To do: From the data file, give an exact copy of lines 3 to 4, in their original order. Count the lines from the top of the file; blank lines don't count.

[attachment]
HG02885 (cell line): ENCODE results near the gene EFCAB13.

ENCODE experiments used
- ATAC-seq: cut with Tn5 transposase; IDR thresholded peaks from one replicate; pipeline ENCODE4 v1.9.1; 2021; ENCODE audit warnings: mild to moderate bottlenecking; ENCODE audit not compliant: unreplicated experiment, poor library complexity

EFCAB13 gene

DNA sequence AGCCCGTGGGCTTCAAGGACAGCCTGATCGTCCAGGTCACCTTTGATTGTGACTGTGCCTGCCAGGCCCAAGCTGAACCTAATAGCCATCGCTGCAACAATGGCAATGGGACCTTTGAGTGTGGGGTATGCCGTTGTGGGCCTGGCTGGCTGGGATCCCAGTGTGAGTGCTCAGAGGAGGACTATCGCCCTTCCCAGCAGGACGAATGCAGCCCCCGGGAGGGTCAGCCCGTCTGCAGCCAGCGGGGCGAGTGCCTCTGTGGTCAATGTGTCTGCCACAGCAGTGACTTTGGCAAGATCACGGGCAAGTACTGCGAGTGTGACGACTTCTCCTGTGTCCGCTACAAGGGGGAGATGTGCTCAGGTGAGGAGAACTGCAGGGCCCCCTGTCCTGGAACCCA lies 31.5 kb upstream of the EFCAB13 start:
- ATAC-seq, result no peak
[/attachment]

- ATAC-seq: cut with Tn5 transposase; IDR thresholded peaks from one replicate; pipeline ENCODE4 v1.9.1; 2021; ENCODE audit warnings: mild to moderate bottlenecking; ENCODE audit not compliant: unreplicated experiment, poor library complexity

EFCAB13 gene